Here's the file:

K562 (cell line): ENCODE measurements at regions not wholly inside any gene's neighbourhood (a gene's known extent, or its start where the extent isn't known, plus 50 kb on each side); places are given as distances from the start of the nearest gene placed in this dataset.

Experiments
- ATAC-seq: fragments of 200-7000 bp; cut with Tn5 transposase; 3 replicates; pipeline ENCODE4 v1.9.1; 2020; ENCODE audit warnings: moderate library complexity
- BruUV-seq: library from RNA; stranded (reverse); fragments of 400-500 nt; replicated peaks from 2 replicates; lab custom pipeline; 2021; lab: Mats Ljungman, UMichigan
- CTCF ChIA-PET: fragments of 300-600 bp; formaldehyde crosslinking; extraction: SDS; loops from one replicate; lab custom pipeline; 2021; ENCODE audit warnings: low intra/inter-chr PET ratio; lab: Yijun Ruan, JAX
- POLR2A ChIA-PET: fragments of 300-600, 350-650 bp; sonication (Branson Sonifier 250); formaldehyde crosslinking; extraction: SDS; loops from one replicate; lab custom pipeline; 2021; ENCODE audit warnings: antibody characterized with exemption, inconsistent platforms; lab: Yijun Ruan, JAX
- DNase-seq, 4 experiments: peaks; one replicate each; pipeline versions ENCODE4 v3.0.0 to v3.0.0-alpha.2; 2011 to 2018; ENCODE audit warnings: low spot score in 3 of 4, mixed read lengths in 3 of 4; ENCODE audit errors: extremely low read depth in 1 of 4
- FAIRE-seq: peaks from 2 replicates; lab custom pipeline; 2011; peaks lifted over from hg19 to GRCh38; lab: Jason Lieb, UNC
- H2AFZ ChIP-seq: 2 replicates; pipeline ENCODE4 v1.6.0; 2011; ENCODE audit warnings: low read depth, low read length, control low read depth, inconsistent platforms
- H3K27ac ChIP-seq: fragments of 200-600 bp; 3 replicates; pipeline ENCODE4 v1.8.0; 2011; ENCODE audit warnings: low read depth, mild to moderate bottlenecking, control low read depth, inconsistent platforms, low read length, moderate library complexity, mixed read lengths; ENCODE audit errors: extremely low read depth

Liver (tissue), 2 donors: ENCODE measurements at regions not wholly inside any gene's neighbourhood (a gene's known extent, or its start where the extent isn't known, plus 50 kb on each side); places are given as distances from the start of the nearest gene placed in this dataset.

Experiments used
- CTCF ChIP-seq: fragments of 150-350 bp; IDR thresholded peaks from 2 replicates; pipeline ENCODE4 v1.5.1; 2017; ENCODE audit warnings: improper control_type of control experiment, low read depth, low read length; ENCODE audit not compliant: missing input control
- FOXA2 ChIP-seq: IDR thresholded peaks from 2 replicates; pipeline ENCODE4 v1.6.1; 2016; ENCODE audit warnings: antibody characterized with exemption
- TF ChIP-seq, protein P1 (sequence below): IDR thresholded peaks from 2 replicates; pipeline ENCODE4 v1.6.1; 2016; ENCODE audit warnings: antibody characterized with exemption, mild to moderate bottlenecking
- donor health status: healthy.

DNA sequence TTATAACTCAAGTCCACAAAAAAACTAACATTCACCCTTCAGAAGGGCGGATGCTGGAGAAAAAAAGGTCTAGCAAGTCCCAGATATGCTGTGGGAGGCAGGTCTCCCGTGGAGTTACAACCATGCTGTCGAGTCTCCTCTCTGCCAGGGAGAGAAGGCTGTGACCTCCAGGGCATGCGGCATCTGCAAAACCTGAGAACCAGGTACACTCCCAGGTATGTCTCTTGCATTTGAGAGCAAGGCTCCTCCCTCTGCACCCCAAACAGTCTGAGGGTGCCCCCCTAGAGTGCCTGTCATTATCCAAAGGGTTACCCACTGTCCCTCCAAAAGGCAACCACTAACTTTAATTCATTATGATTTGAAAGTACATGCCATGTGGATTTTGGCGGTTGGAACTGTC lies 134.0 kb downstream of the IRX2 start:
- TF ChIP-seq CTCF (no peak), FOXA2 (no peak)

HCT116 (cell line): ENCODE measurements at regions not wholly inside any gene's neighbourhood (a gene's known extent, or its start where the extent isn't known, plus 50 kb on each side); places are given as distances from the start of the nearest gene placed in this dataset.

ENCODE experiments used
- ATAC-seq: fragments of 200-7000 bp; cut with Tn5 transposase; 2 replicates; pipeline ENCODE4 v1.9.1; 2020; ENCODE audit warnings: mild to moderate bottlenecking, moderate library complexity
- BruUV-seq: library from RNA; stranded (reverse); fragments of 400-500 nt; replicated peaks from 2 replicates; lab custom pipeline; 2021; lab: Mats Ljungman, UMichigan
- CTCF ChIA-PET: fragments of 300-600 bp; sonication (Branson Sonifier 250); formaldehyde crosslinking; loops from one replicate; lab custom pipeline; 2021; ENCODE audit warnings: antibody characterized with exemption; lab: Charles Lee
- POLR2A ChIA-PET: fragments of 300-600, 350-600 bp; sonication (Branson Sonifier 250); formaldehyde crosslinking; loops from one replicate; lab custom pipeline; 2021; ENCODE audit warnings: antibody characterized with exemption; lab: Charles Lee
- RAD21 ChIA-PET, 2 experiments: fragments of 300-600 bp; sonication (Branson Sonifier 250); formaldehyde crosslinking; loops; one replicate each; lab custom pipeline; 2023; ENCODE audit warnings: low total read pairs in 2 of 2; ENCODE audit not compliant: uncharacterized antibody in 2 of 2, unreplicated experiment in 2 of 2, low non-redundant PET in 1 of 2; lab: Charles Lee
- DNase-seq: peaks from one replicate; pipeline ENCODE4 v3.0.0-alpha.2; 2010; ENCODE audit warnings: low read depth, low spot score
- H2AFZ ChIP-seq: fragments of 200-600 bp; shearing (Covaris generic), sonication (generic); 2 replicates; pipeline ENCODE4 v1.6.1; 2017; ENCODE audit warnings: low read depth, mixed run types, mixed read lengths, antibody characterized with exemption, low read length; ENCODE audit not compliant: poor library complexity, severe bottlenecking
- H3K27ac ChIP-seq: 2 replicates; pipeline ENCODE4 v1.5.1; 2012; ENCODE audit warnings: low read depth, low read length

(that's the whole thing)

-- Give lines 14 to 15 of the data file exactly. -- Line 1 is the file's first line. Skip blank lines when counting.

- FOXA2 ChIP-seq: IDR thresholded peaks from 2 replicates; pipeline ENCODE4 v1.6.1; 2016; ENCODE audit warnings: antibody characterized with exemption
- TF ChIP-seq, protein P1 (sequence below): IDR thresholded peaks from 2 replicates; pipeline ENCODE4 v1.6.1; 2016; ENCODE audit warnings: antibody characterized with exemption, mild to moderate bottlenecking